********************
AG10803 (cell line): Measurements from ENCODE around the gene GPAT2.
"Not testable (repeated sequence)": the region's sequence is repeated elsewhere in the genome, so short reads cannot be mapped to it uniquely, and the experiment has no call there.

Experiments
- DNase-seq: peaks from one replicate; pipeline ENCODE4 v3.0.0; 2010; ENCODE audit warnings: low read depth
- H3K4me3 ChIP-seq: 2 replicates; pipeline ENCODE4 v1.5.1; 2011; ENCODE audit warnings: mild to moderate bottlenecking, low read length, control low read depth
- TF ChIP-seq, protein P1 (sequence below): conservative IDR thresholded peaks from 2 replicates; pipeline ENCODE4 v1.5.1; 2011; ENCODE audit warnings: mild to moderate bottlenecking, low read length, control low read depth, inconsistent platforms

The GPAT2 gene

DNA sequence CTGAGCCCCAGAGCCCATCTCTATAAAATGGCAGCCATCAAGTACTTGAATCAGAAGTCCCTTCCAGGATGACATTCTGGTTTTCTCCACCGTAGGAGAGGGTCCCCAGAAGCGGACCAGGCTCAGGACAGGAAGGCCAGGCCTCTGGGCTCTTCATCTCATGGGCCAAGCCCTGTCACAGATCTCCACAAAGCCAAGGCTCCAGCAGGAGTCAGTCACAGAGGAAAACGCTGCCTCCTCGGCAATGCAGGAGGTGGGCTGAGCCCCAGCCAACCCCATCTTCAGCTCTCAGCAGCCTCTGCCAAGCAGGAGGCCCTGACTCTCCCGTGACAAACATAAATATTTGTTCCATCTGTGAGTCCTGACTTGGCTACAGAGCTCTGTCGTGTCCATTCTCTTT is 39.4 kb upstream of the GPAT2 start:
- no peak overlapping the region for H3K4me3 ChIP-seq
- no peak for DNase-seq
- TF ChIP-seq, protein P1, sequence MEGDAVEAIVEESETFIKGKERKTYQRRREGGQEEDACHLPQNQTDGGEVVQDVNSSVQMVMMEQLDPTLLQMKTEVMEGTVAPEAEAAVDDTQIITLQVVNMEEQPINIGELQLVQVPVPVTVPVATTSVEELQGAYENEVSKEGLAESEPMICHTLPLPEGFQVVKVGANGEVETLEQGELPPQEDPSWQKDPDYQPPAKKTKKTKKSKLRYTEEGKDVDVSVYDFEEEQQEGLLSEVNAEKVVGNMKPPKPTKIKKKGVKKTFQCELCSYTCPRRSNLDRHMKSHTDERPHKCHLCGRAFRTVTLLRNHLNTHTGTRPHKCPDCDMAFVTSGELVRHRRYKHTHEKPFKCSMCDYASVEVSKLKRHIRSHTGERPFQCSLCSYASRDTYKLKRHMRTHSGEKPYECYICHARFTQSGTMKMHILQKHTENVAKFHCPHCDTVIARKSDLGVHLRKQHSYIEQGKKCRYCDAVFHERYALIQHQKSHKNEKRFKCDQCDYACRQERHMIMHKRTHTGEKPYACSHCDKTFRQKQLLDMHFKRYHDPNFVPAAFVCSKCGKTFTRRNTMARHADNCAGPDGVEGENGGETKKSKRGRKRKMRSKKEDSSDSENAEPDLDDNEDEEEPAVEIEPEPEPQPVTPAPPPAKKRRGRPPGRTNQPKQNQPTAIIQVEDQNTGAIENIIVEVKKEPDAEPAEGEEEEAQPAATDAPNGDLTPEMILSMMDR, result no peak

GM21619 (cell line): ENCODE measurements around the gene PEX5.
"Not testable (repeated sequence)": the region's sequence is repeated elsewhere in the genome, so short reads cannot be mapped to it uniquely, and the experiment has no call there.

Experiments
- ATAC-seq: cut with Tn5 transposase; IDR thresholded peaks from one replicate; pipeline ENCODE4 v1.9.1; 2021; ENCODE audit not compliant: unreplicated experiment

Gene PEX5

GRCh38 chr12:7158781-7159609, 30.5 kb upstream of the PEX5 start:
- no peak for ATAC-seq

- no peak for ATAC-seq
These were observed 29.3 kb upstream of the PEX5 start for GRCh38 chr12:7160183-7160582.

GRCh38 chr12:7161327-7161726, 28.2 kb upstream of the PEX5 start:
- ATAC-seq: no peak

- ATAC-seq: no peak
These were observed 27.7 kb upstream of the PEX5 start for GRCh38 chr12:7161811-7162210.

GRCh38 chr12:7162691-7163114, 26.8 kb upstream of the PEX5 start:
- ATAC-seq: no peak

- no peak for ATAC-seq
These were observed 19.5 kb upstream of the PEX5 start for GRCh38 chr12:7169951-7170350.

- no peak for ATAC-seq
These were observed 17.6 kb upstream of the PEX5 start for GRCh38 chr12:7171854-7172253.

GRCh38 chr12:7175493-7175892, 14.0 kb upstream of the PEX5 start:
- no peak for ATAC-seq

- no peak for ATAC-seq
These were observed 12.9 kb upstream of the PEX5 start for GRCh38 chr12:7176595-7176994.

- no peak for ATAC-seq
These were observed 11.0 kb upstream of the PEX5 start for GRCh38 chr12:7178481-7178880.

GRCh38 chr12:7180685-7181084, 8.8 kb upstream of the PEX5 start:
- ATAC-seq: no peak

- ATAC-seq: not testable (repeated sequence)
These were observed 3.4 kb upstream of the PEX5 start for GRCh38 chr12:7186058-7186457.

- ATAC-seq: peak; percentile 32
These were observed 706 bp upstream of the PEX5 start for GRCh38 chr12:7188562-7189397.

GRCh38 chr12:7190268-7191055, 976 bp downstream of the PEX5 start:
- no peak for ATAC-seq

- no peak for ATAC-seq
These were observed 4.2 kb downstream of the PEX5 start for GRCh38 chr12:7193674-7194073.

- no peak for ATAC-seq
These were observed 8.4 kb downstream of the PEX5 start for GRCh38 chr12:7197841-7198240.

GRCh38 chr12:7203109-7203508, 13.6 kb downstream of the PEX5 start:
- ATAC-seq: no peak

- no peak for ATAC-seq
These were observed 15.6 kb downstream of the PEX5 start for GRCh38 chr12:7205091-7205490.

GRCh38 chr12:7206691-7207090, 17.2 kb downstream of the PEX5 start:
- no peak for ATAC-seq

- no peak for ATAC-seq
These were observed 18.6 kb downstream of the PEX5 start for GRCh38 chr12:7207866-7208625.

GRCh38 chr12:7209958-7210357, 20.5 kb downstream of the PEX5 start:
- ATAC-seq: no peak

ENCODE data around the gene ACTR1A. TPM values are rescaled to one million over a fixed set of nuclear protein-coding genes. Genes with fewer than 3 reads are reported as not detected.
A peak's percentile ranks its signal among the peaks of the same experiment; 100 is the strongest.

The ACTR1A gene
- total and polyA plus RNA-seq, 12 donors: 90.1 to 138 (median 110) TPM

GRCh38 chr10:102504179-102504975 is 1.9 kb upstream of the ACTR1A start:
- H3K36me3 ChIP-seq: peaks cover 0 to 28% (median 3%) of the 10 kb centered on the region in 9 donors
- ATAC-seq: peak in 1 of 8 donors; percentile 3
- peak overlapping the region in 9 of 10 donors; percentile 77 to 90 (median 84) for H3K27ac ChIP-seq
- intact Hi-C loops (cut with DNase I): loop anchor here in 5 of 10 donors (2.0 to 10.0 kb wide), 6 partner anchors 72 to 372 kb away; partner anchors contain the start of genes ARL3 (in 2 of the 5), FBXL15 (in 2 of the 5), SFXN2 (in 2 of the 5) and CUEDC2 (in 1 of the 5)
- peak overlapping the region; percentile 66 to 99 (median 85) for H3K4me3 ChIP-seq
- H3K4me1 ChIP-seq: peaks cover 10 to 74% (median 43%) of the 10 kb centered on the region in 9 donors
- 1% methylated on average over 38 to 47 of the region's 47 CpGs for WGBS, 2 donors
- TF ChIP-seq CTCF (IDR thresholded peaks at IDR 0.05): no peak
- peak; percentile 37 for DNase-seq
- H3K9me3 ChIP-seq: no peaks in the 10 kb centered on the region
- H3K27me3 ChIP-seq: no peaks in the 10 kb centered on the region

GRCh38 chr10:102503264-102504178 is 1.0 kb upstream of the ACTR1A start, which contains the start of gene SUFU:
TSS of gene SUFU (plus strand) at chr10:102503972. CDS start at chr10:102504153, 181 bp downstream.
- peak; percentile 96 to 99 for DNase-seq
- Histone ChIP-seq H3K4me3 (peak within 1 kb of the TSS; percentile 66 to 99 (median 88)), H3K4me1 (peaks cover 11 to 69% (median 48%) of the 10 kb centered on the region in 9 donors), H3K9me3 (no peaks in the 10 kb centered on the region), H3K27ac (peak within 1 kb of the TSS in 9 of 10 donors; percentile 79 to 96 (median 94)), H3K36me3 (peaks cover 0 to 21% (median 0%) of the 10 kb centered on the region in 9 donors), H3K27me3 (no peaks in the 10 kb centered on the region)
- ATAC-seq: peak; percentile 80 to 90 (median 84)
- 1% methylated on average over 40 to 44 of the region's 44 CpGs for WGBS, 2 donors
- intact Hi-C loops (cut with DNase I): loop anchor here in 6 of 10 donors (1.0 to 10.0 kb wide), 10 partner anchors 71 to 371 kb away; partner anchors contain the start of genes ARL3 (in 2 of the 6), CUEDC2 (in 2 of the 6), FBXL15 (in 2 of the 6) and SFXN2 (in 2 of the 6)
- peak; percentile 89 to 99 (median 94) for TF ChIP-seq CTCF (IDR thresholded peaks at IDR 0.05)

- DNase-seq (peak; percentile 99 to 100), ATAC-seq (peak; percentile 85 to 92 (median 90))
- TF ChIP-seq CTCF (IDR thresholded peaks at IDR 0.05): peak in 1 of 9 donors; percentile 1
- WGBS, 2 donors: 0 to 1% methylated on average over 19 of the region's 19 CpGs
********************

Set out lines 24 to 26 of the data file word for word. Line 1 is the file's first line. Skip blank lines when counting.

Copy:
These were observed 27.7 kb upstream of the PEX5 start for GRCh38 chr12:7161811-7162210.

GRCh38 chr12:7162691-7163114, 26.8 kb upstream of the PEX5 start:
- ATAC-seq: no peak